SARU and Western Province accused of racial inequality in appointment of coaches and staff
The racial inequality in the appointment of their coaches and key decision-making staff puts SA Rugby and Western Province at odds with the Constitution.
So said professor Brian Williams at a roundtable discussion at the Institute for Justice and Reconciliation on Wednesday.
Williams‚ a labour law mediator‚ argued the Constitution contains specific clauses that guards against discrimination and inequality which are backed up by laws to ensure its implementation.
Professor Williams wrote: “Arising out of the equality clause of the Constitution‚ two equality laws apply in South Africa: one for the workplace and one for society.
"1. Promotion of Equality and Prevention of Unfair Discrimination Act‚ 2000 (PEPUDA)
"2. Employment Equity Act‚ 1998. For those who are employed in sports bodies and organisations such as coaches‚ professional staff as well as support staff‚ the EEA applies.
“The supremacy of the EEA is set out in section 63 which states that ‘if any conflict relating to a matter dealt with in this act arises between this law and the provisions of any other law‚ other than the Constitution or any act of parliament expressly amending this act‚ the provisions of this act shall prevail’.”
Although common knowledge‚ he provided statistics which paints a bleak picture of how SA Rugby‚ Western Province and indeed most of other provincial affiliates‚ have failed to address inequality in the appointment of key decision making staff.
He wrote the following about the Springboks:
“Colonial and apartheid period: 100% white coaches. 1994-2018: 84% white.
“Only two coaches from the designated group (black) were appointed in the past century; Peter De Villiers‚ 2009 and Alistair (Allister) Coetzee in 2016.
“Currently‚ the context of South African Rugby is that it is dominated in relation to appointments and promotions by non designated groups: whites.”
He highlighted the fact that of the seven national coaches‚ the five high profile ones (Springboks‚ Sevens‚ SA u20‚ Sevens Academy and SA Schools) are occupied by white coaches.
The SA women’s team and the SA women’s sevens team‚ both have black coaches.
He went on to remind that the chief executive‚ director of rugby‚ high performance managers (among the provinces) were white.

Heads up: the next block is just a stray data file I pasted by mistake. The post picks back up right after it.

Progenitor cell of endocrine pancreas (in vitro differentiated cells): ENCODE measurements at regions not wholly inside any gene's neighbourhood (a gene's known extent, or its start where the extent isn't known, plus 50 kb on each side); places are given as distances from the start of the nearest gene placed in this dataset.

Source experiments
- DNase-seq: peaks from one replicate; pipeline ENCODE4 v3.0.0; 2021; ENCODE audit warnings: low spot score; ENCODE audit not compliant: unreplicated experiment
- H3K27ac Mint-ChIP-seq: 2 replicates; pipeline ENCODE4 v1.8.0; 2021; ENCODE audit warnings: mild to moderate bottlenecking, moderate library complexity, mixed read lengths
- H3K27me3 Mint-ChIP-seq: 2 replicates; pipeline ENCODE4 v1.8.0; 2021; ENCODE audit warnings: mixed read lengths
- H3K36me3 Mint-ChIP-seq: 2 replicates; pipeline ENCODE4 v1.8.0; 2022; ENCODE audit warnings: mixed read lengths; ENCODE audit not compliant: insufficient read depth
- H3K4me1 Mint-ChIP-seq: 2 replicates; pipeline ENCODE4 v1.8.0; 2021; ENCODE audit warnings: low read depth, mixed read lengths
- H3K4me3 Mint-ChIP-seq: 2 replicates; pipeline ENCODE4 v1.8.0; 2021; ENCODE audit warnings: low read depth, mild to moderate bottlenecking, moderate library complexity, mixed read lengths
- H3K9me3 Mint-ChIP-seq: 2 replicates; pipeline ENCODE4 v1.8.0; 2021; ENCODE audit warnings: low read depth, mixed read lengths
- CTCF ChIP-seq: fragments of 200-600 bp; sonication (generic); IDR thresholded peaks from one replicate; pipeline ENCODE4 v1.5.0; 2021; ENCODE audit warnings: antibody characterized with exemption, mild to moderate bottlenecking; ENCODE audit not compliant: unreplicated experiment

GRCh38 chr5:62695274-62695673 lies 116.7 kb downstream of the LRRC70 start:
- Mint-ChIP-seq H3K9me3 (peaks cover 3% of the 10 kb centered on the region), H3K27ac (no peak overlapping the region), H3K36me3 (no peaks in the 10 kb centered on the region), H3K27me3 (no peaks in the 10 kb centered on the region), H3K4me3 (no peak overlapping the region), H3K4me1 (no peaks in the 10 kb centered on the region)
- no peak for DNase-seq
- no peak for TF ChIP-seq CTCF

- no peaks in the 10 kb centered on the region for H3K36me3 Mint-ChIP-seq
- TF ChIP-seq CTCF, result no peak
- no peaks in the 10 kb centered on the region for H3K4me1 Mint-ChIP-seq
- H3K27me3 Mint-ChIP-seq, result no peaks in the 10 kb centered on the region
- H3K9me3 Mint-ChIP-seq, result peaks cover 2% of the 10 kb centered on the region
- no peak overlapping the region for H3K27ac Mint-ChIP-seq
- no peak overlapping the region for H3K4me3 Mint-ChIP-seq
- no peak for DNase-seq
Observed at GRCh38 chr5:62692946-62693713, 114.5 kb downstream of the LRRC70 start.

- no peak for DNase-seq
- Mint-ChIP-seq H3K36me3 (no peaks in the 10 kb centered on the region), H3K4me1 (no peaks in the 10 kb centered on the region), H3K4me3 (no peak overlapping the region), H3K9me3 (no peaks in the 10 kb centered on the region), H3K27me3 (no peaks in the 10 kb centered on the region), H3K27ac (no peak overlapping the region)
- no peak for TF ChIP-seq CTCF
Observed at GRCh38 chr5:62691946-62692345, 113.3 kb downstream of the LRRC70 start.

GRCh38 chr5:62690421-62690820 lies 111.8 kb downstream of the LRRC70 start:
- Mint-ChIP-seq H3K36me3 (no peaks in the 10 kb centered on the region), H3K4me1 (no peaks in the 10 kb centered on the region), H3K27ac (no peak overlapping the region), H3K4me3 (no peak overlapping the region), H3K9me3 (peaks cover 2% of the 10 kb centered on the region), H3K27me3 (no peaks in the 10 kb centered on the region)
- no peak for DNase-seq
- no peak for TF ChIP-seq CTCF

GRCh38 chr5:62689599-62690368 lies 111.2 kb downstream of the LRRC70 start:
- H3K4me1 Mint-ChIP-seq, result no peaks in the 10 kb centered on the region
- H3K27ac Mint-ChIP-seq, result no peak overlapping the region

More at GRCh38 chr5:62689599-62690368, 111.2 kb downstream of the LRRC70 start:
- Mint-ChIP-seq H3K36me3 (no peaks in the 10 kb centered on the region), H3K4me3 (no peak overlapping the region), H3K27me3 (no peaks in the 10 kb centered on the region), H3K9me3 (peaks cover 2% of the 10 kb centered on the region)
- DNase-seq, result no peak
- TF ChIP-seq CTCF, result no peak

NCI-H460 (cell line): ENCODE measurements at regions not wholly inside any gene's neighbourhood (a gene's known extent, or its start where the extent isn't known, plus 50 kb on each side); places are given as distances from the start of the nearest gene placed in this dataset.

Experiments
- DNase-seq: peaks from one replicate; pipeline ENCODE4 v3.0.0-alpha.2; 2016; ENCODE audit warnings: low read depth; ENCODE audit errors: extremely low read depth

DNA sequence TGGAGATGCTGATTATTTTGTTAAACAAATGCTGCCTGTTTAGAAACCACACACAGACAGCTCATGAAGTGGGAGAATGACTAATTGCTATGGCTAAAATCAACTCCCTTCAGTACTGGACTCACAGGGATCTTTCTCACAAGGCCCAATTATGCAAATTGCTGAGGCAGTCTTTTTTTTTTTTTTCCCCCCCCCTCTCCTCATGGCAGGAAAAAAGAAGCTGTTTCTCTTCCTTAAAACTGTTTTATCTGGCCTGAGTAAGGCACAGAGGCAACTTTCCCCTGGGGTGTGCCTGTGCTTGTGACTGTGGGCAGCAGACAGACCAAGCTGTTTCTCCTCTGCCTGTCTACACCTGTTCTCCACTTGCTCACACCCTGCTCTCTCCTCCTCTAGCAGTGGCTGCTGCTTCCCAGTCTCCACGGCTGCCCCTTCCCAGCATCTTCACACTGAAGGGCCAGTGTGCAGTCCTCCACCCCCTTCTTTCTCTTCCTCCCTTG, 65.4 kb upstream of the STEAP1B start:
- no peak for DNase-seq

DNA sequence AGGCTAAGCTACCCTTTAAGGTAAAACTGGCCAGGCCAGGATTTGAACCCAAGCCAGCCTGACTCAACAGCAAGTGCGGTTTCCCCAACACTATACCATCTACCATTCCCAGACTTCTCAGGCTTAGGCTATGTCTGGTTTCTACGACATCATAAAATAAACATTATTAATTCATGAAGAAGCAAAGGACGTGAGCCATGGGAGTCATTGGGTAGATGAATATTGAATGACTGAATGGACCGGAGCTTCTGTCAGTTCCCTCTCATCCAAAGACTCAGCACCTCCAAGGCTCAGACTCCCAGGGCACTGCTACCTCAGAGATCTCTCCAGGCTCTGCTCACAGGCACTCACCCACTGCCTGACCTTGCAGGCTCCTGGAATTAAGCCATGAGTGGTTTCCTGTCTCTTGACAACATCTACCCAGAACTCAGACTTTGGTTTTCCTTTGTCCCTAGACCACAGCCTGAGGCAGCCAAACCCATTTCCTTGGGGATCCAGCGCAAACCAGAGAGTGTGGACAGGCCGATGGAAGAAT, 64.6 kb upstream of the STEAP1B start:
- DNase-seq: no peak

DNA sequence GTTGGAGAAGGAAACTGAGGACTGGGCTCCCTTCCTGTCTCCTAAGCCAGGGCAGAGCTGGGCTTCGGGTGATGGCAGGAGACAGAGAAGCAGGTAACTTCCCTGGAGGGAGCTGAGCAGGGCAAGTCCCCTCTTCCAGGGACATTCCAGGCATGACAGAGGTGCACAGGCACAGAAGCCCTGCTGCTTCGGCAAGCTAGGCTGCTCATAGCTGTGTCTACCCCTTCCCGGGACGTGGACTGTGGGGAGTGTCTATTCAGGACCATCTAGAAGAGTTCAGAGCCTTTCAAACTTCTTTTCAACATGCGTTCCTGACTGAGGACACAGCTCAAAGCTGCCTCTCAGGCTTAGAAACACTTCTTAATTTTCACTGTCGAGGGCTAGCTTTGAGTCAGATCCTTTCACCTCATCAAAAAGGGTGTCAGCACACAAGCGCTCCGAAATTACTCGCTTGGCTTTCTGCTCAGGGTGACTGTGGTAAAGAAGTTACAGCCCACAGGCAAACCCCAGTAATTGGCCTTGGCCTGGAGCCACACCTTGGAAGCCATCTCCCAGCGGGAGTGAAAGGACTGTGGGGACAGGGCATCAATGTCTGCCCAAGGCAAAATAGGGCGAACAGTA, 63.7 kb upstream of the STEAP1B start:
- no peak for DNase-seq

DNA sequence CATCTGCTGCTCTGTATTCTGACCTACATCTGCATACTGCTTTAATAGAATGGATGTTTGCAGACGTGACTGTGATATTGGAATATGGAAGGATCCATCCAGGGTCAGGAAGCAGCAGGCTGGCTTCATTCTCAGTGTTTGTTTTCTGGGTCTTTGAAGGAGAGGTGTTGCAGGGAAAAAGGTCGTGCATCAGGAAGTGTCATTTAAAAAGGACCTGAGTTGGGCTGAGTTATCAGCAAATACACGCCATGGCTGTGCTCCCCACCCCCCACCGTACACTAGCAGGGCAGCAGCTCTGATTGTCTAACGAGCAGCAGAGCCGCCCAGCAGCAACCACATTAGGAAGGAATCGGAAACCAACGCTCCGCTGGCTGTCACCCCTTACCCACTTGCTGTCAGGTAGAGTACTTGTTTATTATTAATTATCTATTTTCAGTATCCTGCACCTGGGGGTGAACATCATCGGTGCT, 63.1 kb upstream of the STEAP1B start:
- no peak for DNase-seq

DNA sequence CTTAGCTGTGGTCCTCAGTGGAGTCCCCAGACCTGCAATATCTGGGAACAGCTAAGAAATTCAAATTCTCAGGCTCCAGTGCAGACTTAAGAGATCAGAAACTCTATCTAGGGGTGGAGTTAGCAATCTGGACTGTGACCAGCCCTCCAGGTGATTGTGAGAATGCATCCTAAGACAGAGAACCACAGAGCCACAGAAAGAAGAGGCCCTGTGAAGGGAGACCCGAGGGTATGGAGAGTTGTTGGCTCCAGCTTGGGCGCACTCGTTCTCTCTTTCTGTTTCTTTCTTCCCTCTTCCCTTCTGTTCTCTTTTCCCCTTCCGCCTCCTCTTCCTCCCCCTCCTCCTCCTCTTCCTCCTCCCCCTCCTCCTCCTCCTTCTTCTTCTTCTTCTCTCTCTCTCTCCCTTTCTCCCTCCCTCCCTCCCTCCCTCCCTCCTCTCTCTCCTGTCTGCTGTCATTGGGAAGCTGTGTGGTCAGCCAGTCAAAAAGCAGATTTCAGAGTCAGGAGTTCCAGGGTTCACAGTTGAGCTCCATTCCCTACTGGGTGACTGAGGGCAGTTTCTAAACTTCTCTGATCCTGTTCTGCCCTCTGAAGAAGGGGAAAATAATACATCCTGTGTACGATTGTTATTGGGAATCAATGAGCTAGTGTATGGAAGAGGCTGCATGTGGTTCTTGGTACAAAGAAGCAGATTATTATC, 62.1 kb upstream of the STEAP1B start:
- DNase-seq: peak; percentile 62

About Western Province he wrote the following: “Since the time of colonialism and into apartheid‚ 100 percent white coaches over the past 100 plus years of WP Rugby.”
He then pointed out that between 1994 and 2018 Western Province and the Stormers only had one black coach between them.
“The startling facts suggest that the colonial and apartheid model that was applied during the worst days of oppression still exists today‚” wrote Williams.
“What does this mean in the context of the different equality laws that exist to bring about transformation in sport?
“It suggests that the equality laws and the constitutional obligations to correct the historical imbalances created by oppression and injustice were ignored and not applied by WP Rugby and elsewhere in South Africa.”
He sought to provide a pathway to transformation in sport. “In order to understand the pillars upon which fundamental transformation from inequality‚ racism and unfair discrimination is anchored‚ it is important to recognise the historical context that informs the need for human rights through a Constitution underpinned by constitutional democracy.
“In the Founding provisions in Chapter One‚ article one of the Constitution dealing with the Republic‚ the following is stated
“The Republic of South Africa is one sovereign‚ democratic state founded on the following values:
(a) Human dignity‚ the achievement of equality‚ the advancement of human rights and freedoms
(b) Non racialism and non sexism
(c) Supremacy of the constitution and the rule of law”.